I haven’t been able to learn anything more. Davidson cites Crompton’s Reminiscences of 1928, which is unfortunately rare.

The Finger Pillory

Here’s a forgotten punishment. In the 17th century, in return for a minor offense such as not attending to a sermon, a wrongdoer might be required to place his finger into an L-shaped hole over which a block was fastened to keep the knuckle bent. “[T]he finger was confined, and it will easily be seen that it could not be withdrawn until the pillory was opened,” writes William Andrews in Medieval Punishments (1898). “If the offender were held long in this posture, the punishment must have been extremely painful.”

In his 1686 history of Staffordshire, Robert Plot recalls a “finger-Stocks” “made for punishment of the disorders, that sometimes attend feasting at Christmas time.” Into this “the Lord of misrule, used formerly to put the fingers of all such persons as committed misdemeanors, or broke such rules, as by consent were agreed on for the time of keeping Christmas, among servants and others of promiscuous quality.”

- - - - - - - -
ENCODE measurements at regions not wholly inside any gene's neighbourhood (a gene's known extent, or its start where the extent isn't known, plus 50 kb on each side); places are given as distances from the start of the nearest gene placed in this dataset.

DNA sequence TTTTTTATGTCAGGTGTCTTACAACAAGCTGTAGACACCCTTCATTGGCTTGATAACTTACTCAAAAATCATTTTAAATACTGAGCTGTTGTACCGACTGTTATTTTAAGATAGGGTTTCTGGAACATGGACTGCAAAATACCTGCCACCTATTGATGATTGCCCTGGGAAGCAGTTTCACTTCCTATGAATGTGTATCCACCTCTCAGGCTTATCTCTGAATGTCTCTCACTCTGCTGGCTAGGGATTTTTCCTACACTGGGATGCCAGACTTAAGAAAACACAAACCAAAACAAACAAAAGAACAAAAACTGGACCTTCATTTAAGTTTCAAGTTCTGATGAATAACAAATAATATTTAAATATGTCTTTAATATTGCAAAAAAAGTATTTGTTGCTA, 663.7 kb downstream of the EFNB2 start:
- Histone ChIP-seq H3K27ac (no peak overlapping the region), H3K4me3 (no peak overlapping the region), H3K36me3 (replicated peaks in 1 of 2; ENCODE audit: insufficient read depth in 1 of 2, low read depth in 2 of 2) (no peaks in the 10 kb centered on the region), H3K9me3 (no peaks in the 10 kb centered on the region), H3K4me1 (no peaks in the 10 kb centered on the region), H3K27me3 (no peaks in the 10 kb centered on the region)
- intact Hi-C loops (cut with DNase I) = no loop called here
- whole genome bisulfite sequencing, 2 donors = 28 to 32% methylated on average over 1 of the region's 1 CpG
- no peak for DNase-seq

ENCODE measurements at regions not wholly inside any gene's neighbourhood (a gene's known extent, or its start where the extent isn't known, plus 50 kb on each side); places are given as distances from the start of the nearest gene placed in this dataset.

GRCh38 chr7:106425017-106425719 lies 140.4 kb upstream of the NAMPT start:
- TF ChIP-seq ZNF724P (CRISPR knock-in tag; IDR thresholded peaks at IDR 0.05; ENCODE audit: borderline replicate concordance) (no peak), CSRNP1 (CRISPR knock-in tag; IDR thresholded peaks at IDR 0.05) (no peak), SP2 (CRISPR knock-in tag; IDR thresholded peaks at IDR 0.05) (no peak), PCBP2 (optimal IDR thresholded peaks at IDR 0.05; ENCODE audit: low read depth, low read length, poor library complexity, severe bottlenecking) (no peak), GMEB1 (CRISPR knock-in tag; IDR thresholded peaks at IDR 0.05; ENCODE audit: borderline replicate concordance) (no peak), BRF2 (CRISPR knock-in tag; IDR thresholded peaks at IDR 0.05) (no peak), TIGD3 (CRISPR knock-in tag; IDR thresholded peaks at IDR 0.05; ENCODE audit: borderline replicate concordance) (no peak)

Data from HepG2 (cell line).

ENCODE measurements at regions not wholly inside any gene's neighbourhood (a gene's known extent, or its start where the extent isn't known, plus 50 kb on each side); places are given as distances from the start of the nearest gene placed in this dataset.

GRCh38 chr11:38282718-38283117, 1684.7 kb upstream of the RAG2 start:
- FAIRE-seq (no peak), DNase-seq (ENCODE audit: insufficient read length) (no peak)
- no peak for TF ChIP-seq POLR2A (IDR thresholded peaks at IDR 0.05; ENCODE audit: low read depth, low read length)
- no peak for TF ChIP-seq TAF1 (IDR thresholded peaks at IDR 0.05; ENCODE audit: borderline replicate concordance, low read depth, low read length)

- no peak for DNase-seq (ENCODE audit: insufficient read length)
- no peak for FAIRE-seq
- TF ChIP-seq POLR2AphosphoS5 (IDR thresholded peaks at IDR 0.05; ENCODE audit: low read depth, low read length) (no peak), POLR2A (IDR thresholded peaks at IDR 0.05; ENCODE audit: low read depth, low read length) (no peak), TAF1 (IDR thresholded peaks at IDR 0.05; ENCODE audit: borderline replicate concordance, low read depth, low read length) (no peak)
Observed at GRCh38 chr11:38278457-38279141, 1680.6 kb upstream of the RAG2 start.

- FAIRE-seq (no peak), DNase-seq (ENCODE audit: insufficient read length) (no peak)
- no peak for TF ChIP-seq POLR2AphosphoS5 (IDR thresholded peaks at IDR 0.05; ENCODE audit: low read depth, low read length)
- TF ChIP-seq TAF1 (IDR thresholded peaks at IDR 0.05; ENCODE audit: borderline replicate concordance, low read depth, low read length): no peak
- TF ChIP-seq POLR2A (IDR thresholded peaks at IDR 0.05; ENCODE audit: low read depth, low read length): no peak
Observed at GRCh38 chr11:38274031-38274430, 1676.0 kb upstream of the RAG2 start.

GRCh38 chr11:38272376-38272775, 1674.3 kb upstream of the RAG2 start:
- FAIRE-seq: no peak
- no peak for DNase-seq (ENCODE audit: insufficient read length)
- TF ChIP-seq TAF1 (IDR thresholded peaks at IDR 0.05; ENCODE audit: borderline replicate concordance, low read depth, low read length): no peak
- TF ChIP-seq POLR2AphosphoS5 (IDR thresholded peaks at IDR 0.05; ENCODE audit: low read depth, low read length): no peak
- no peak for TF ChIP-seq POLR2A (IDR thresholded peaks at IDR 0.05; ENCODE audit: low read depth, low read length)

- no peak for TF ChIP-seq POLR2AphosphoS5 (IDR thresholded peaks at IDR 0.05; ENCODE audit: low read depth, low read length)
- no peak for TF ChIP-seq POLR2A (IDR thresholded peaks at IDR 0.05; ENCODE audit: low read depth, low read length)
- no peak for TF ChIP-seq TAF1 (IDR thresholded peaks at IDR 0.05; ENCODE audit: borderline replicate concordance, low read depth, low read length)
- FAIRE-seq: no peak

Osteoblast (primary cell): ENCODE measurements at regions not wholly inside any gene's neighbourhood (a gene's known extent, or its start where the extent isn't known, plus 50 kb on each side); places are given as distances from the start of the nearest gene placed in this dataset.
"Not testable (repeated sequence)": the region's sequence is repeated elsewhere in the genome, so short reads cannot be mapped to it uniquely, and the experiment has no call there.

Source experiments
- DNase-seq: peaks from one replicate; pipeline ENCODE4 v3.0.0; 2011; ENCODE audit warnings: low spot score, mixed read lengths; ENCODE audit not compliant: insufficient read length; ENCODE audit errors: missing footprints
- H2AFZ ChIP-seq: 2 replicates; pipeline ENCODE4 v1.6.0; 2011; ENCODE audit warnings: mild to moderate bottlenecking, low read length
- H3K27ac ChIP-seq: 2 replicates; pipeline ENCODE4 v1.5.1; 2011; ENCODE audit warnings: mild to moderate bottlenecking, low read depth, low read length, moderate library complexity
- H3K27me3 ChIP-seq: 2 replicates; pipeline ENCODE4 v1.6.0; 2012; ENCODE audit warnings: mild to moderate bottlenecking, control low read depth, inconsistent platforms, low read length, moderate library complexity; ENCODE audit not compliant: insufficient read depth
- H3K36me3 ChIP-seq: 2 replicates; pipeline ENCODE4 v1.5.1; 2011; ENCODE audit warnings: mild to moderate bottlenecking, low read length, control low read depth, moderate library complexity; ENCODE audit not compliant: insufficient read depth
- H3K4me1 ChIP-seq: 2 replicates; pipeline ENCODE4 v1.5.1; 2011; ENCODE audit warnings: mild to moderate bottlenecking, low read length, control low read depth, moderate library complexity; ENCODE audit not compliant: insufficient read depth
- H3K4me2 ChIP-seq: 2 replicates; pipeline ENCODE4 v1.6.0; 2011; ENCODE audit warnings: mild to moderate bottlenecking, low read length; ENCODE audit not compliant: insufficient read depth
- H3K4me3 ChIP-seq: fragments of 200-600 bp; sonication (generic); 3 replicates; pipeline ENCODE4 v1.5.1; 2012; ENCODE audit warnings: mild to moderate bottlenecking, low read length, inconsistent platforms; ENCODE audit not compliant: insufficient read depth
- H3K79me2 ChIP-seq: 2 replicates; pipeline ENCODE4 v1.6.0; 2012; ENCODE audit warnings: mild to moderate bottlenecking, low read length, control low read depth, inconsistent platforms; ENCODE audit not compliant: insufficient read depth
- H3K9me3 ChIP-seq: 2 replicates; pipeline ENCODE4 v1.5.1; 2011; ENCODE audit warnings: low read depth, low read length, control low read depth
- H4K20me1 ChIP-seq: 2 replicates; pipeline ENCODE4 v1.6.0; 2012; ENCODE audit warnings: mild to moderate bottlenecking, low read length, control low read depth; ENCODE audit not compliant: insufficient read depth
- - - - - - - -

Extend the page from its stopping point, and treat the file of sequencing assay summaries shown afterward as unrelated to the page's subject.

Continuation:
A First

On Aug. 17, 1896, 44-year-old Bridget Driscoll was crossing Dolphin Terrace on the grounds of London’s Crystal Palace when she was struck and killed by a car belonging to the Anglo-French Motor Carriage Company.

The car had been traveling at 4 mph, “a reckless pace, in fact, like a fire engine,” according to one witness.

After a six-hour inquest, the jury returned a verdict of accidental death. Coroner Percy Morrison said he hoped such a thing “would never happen again.”


When electricity first became widely available, it was hailed as marvel, more valuable even than a human servant. In a 1914 manual on using electricity in the home, Maud Lancaster wrote: